« Back to Glossary Index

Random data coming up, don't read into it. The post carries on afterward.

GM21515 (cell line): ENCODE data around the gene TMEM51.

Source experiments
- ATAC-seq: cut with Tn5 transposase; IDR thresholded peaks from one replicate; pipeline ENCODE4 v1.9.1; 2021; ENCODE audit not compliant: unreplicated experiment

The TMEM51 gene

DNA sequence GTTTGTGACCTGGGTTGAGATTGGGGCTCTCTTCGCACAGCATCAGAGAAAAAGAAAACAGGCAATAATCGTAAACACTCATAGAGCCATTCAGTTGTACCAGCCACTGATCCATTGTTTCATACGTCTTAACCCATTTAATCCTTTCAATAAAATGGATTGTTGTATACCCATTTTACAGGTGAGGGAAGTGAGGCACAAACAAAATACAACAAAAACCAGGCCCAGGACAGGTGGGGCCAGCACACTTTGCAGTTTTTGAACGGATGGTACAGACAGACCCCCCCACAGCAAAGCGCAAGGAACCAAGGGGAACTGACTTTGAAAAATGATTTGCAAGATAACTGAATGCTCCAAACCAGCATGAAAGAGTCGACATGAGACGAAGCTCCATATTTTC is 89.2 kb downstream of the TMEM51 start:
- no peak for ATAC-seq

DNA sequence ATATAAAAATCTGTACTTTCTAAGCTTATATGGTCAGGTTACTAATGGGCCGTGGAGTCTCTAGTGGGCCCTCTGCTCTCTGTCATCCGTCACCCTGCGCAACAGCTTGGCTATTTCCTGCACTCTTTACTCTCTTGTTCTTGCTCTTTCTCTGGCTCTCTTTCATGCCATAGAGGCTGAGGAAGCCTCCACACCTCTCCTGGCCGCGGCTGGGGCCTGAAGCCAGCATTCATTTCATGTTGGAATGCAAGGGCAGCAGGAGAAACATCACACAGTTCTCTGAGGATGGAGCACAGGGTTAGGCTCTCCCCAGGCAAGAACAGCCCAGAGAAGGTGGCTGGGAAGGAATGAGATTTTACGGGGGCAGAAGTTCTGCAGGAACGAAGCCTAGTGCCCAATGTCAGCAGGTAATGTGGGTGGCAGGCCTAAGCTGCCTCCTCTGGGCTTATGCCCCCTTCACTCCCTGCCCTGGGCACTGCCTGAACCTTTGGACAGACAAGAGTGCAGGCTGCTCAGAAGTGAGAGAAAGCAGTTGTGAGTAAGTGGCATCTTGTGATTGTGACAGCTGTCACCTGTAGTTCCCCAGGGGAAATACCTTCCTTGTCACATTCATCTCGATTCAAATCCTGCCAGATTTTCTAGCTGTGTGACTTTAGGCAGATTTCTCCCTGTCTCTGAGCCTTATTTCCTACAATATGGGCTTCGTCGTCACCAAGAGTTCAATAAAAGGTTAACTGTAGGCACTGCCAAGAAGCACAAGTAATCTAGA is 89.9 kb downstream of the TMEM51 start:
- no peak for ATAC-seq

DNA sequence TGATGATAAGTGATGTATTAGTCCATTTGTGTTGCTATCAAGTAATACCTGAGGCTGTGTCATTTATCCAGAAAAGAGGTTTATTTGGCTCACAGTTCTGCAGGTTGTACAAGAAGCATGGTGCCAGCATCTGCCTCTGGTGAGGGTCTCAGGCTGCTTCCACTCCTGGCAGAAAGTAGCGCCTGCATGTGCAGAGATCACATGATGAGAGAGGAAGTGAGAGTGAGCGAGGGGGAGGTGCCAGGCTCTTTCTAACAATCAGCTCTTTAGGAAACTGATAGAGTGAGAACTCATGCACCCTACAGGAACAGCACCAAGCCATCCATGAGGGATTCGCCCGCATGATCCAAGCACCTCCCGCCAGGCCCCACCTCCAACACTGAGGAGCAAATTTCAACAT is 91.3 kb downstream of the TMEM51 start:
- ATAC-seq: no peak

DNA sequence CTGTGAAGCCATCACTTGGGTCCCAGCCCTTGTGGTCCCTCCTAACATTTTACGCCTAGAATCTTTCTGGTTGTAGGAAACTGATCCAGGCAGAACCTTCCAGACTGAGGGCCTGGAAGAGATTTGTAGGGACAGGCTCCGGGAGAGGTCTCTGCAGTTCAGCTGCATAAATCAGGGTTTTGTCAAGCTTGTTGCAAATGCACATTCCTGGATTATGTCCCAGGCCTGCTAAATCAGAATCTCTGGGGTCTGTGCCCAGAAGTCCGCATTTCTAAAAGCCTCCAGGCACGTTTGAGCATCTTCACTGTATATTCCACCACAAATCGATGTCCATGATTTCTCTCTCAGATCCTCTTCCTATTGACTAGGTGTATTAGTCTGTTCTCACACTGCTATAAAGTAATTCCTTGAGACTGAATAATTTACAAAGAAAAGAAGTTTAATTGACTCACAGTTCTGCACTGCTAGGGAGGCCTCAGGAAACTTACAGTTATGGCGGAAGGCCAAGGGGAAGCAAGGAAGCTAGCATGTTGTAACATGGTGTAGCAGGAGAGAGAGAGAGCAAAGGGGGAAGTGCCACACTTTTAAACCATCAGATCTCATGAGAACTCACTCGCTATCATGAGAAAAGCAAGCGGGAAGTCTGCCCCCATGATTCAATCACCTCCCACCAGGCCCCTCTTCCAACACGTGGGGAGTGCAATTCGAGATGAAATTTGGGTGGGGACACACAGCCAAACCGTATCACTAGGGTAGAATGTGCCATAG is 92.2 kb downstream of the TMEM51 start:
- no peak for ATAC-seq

The concept of the business moat is borrowed from medieval times to denote a protective barrier surrounding a castle, shielding it from external threats. At its core, a business moat represents a company’s unique advantage or barrier that sets it apart from competitors. For example, Southwest Airlines in the 1990s was so deeply ingrained in its company culture, in every employee, that no one could copy it, even though everyone knew how Southwest was doing it. If your competitors know your secret and yet still can’t copy it. That’s a moat. Four sources of economic moats: economies of scale and scope (Wal-Mart, P&G), network effect (Facebook, eBay, Mastercard, Visa, AmEx), IP rights (Disney, Nike, Genentech) and high customer switching costs (Paychex, Microsoft). These competitive advantages are durable because they are hard to replicate. Companies need to develop a moat or suffer from mediocrity.